Photo courtesy of Oakland University.
As I write this at 8:18 p.m., on Wednesday, August 31st, our bargaining team has been in talks with the administration’s team for over eleven hours. The midnight contract deadline is approaching. And yet, the bargaining diary tells us, the AAUP has “not received any change in the University’s economic proposals.” The AAUP also tried to address making “the contract more equitable for Special Lecturers.” They report that “Oakland has rejected, in totality, any changes to Special Lecturer benefits,” refusing to “mitigate[e] the adverse consequences to Special Lecturers as the University converts more classes from 4 credits to 3 credits.” This change, by the way, is effectively a hat trick—by changing the number of credits for the courses that SL faculty teach (from 4 credits to 3), they want to magically make SL ineligible for what few benefits they currently receive. It’s a dirty trick. But it’s not a surprise.
Make no mistake: this is war. They are hitting us with everything they have.
But here’s what we do know: the support shown for the AAUP by OU’s students and by the larger community is having an effect. Two messages came out from the administration earlier this week, both complaining about that support. In one, which is up on The Oakland Post website, administration claims that the current labor dispute is just an internal matter. But as we all know, what happens with this dispute can adversely affect students’ education and the university’s academic future. In the other message, emailed to the university community, they pleaded poverty, trying to ignore the fact that they are demanding that faculty take pay cuts, while our upper-level administration personnel continue to enjoy their spectacular raises and benefit packages.
What’s interesting to me is the tone of these messages. OU is angry. They didn’t think our students and community cared this much about the faculty. They didn’t think you were paying attention. They didn’t think you would support us.
But you are paying attention. And we are so grateful for that. The only way we can keep our community strong, now and in the future, is by taking care of each other. We have to stand up for each other when those with power try to knock us down.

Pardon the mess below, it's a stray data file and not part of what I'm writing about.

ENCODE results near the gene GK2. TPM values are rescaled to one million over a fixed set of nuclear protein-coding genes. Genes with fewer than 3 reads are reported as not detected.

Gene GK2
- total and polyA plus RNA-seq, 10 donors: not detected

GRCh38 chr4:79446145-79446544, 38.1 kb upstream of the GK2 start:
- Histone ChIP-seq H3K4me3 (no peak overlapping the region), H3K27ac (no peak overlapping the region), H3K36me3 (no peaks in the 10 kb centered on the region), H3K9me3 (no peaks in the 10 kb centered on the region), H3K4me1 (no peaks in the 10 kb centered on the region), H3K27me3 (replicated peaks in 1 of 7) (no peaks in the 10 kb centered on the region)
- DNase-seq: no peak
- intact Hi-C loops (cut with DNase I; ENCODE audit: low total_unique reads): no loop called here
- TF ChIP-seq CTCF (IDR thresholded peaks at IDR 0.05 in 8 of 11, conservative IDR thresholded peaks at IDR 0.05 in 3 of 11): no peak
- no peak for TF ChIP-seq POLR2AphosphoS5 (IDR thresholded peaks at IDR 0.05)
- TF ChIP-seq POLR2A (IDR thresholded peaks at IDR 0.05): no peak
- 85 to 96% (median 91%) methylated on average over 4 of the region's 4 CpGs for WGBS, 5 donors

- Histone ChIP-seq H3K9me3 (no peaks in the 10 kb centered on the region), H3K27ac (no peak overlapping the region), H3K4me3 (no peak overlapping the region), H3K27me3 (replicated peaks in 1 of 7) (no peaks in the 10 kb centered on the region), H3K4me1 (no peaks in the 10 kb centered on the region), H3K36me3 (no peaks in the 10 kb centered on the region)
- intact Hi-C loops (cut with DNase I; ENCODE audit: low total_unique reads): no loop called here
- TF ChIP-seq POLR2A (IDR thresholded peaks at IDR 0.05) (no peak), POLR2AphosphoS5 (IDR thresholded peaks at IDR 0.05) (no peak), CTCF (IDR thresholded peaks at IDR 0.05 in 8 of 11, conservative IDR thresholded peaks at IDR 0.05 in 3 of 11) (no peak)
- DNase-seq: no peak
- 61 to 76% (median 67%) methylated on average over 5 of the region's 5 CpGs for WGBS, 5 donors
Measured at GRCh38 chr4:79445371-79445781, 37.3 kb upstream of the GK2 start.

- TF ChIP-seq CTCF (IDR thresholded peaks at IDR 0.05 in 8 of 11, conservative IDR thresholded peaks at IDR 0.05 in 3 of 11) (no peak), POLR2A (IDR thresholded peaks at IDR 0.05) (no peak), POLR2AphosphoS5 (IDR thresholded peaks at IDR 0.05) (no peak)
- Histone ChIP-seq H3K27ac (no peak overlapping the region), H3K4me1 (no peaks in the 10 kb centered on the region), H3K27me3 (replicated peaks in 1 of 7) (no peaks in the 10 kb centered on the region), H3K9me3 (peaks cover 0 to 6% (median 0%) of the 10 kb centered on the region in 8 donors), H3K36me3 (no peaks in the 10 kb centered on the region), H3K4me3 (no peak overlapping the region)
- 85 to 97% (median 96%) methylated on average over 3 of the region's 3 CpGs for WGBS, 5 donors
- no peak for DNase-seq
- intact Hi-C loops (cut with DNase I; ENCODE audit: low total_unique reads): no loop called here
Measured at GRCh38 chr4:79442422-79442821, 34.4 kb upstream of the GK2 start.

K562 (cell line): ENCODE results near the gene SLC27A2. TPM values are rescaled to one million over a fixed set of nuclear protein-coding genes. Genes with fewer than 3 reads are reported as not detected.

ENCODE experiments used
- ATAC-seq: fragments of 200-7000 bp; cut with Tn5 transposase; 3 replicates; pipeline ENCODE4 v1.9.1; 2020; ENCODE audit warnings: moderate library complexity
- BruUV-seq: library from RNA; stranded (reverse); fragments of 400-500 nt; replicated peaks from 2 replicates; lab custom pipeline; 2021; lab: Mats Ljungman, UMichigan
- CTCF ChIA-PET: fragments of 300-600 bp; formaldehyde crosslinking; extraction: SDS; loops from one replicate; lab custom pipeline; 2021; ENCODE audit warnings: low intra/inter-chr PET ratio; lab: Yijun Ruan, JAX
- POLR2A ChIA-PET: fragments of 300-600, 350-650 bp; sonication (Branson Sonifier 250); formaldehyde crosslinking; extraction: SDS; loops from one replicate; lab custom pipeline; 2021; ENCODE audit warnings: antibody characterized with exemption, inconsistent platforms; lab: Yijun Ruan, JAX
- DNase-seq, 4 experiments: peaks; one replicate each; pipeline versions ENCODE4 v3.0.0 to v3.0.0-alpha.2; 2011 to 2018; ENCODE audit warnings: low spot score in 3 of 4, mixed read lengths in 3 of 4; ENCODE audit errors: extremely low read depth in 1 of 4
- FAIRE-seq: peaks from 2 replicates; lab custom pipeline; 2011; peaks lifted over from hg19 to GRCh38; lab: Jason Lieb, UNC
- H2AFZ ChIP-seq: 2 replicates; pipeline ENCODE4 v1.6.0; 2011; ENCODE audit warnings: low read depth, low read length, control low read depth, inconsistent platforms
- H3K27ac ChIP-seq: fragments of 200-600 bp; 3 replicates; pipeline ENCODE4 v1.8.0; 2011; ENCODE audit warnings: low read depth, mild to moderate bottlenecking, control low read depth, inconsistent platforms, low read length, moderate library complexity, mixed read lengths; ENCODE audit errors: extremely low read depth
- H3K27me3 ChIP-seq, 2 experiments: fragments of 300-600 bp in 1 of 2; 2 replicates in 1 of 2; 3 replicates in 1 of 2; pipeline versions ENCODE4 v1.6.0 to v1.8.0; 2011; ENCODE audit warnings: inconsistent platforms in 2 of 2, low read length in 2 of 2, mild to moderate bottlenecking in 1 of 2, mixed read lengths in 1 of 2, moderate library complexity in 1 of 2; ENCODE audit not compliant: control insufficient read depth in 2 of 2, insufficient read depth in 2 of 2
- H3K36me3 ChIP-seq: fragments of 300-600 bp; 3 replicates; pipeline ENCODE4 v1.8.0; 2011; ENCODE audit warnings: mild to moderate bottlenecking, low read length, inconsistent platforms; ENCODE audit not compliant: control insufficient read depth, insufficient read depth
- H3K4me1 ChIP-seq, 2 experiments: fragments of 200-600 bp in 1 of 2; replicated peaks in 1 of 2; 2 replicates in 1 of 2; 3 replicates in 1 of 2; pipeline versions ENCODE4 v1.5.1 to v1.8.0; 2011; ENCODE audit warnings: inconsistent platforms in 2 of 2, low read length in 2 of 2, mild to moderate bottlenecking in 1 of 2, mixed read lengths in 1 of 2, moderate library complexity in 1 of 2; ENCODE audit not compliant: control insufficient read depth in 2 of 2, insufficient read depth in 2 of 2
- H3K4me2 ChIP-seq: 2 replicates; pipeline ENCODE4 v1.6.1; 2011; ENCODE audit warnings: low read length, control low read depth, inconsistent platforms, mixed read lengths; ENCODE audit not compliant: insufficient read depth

It’s worth remembering that some of the key events in the history of the struggle between labor and management happened right here in Detroit. To people from Michigan, that isn’t dusty history—what happened were real struggles fought by our parents and grandparents and great-grandparents, as well as by our fellow community members. They fought this battle for themselves, and also for us.
It’s also worth remembering that this country had a gilded age a century ago, just like the one we have now. The 1% used their power and connections to squeeze middle-class and working people. They wanted to keep them trapped in low-paying jobs with minimal benefits, and also to keep them voiceless. But in the 1930s, people in Detroit formed unions and stood up to management.
That was important for many reasons, among them because the labor movement led to FDR’s policies. These policies are known as the three Rs: Relief for the unemployed and poor, recovery of the economy back to normal levels, and reform of the financial system to prevent a repeat depression.
We need the three Rs now more than ever, in particular, reform of the financial system.
Journalist Sarah Chayes argued on NPR that we may well be on the threshold of a new era where we once again see protections enacted for middle-class and working people. In her book, On Corruption in America: And What Is at Stake, she documents what we all know: that the middle class and working people are losing to the super rich in their fight for equitable labor practices. But, she says, we are in a moment in history when we can change that again.
To do so, we have to keep raising our voices, keep fighting.
And we have to be brave. We have to support each other. We can’t back down.
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